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WORD STRESS by Mind Map: WORD STRESS

1. (1) Most two-syllable that end with “-er”, “-ar”, and “-ure” have their primary stress on the first syllable. e.g. méager whísper pónder útter éager hóver

2. (2) A large group of disyllabic words, which may be used either as nouns or verbs, have a difference in stress to indicate the difference in usage. In such cases, the noun ordinarily has primary stress on the first syllable and the verb on the second. N: cónduct V: condúct

3. (3) Words that end with suffixes “-oon”, “-eer”, “-ee” and “-ette” usually have primary stress on these suffixes. e.g. ballóon enginé brunétte

4. (4) When the prefixes are added to English words, the position of the primary stress often remains unchanged. e.g. anti- sócial antisócial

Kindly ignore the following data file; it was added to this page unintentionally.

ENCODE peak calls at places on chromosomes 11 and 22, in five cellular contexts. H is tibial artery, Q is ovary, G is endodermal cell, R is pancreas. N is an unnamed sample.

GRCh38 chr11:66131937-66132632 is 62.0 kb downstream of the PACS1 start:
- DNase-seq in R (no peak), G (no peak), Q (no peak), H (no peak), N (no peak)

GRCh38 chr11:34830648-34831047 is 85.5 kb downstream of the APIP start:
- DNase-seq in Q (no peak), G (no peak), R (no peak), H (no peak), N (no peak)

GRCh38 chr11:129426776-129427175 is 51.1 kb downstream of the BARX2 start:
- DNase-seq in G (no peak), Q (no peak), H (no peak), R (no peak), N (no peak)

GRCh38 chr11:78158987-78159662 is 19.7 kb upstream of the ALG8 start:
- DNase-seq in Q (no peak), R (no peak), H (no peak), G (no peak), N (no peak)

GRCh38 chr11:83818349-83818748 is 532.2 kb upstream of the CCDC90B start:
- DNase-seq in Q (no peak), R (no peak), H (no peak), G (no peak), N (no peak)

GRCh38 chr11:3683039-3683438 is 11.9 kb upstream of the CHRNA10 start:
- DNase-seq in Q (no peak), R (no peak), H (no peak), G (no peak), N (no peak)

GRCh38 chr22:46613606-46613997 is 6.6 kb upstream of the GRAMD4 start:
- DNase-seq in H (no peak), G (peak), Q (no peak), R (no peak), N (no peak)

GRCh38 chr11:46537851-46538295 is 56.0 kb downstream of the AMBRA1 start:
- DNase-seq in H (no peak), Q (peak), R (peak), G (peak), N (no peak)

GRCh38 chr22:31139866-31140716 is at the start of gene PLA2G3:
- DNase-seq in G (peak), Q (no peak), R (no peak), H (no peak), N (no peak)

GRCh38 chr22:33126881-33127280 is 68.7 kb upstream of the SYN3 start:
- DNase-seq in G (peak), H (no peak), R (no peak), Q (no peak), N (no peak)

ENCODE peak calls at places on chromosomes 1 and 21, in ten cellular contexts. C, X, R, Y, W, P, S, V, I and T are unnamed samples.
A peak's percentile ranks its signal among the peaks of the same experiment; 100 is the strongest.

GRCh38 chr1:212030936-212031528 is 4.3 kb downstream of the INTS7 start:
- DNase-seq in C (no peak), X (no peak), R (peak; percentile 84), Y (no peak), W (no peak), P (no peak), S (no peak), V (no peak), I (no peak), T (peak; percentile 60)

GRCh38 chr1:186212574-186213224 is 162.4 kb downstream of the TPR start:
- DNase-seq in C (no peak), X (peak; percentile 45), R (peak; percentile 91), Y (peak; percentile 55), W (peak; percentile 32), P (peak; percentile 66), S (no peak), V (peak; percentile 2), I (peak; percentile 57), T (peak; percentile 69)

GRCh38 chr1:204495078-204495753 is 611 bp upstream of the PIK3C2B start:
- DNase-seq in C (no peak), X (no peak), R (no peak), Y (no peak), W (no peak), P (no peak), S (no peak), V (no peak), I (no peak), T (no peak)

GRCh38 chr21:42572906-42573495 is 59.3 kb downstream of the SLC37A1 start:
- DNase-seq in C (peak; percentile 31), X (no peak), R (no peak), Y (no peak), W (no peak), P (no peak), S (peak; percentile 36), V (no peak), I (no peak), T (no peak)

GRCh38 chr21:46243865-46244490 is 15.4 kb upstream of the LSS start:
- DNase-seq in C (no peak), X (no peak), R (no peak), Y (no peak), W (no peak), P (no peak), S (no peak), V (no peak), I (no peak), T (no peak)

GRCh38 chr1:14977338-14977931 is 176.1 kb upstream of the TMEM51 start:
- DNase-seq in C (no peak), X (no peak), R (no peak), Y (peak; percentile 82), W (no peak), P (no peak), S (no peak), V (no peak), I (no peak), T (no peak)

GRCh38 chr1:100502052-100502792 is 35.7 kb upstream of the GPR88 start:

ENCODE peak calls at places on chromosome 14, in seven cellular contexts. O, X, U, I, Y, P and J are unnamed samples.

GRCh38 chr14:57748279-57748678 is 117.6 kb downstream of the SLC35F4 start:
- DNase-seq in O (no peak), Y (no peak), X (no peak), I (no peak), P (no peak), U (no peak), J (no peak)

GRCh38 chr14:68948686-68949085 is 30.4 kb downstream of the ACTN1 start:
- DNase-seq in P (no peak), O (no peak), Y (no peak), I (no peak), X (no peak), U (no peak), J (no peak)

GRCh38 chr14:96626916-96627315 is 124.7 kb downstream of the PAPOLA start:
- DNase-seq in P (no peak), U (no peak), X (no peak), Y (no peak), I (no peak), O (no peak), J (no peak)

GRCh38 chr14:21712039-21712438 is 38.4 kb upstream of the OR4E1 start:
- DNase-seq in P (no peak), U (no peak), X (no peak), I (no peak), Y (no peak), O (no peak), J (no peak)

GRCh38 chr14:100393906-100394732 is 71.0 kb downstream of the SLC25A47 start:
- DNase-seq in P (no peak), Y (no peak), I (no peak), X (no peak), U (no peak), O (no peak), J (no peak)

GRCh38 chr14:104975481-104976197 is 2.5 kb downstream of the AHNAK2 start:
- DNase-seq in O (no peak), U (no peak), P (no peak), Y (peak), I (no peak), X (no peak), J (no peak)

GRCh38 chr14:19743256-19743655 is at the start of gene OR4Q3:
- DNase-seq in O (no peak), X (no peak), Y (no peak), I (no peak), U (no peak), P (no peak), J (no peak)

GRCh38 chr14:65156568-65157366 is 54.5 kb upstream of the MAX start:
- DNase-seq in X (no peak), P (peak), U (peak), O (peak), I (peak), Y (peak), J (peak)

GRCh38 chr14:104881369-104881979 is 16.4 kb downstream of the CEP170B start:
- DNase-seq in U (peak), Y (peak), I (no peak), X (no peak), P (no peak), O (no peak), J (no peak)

5. (5) Words with the endings “-ic”, “-ical”, “-ious” (“eous”), “-ual”, “-ion”, “-ity”, “-ian”, “-ify”, “-graphy”, and “-logy” usually have primary stress on the first syllable preceding these endings. e.g. -ic: automátic

6. (6) Most two-syllable words that end with “-ace”, “-ess”, “-ice”, and “-is” have primary stress on the first syllable. e.g. pálace

7. (7) Most polysyllables that end with “-ate” and “-ive” are normally stressed on the third syllable from the last. -ate: appréciate

8. (8) Many polysyllables ending with “-itude” have primary stress on the syllable before “-itude” e.g. áttitude

9. (9) Compound nouns ordinarily have primary stress on the first component and secondary stress on the second component. e.g. bláckbìrd

10. (10) Compound verbs usually have primary stress on the second component and secondary stress on the first component. e.g. òverflów

11. (11) Two-word verbs ordinarily have primary stress on the second component or the particle and secondary stress in the first component or the verb itself.

12. (12) Compound adjectives have two stress patterns: primary-secondary (1-2) and secondary primary (1-2) 1-2: blóodthìrsty bréathtàking